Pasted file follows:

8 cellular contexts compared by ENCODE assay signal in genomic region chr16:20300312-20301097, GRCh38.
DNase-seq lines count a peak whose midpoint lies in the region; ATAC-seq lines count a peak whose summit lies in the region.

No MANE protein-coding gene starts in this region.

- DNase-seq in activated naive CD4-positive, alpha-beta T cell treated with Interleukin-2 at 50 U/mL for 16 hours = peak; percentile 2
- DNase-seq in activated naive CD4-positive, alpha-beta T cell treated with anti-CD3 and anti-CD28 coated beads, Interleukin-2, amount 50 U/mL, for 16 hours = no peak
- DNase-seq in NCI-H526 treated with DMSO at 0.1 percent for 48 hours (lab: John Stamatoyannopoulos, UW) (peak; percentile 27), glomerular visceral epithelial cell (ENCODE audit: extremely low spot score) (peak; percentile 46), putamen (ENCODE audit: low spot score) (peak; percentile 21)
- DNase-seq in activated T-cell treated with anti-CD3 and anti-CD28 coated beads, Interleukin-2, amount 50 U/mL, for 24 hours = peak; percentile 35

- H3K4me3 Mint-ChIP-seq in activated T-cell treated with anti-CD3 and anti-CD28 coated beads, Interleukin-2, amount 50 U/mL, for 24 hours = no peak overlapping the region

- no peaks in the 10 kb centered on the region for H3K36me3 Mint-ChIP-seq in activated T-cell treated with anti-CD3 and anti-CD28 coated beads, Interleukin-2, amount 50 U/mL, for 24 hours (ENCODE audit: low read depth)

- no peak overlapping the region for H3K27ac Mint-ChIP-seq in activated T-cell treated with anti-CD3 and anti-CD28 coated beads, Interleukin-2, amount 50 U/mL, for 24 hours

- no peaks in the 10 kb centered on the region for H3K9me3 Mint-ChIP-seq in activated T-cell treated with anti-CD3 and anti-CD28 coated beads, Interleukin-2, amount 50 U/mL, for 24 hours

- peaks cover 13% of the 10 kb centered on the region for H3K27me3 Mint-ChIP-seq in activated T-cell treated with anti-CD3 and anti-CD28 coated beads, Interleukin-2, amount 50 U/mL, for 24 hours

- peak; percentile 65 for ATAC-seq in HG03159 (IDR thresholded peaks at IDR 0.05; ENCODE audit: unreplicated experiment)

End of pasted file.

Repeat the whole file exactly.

8 cellular contexts compared by ENCODE assay signal in genomic region chr16:20300312-20301097, GRCh38.
DNase-seq lines count a peak whose midpoint lies in the region; ATAC-seq lines count a peak whose summit lies in the region.

No MANE protein-coding gene starts in this region.

- DNase-seq in activated naive CD4-positive, alpha-beta T cell treated with Interleukin-2 at 50 U/mL for 16 hours = peak; percentile 2
- DNase-seq in activated naive CD4-positive, alpha-beta T cell treated with anti-CD3 and anti-CD28 coated beads, Interleukin-2, amount 50 U/mL, for 16 hours = no peak
- DNase-seq in NCI-H526 treated with DMSO at 0.1 percent for 48 hours (lab: John Stamatoyannopoulos, UW) (peak; percentile 27), glomerular visceral epithelial cell (ENCODE audit: extremely low spot score) (peak; percentile 46), putamen (ENCODE audit: low spot score) (peak; percentile 21)
- DNase-seq in activated T-cell treated with anti-CD3 and anti-CD28 coated beads, Interleukin-2, amount 50 U/mL, for 24 hours = peak; percentile 35

- H3K4me3 Mint-ChIP-seq in activated T-cell treated with anti-CD3 and anti-CD28 coated beads, Interleukin-2, amount 50 U/mL, for 24 hours = no peak overlapping the region

- no peaks in the 10 kb centered on the region for H3K36me3 Mint-ChIP-seq in activated T-cell treated with anti-CD3 and anti-CD28 coated beads, Interleukin-2, amount 50 U/mL, for 24 hours (ENCODE audit: low read depth)

- no peak overlapping the region for H3K27ac Mint-ChIP-seq in activated T-cell treated with anti-CD3 and anti-CD28 coated beads, Interleukin-2, amount 50 U/mL, for 24 hours

- no peaks in the 10 kb centered on the region for H3K9me3 Mint-ChIP-seq in activated T-cell treated with anti-CD3 and anti-CD28 coated beads, Interleukin-2, amount 50 U/mL, for 24 hours

- peaks cover 13% of the 10 kb centered on the region for H3K27me3 Mint-ChIP-seq in activated T-cell treated with anti-CD3 and anti-CD28 coated beads, Interleukin-2, amount 50 U/mL, for 24 hours

- peak; percentile 65 for ATAC-seq in HG03159 (IDR thresholded peaks at IDR 0.05; ENCODE audit: unreplicated experiment)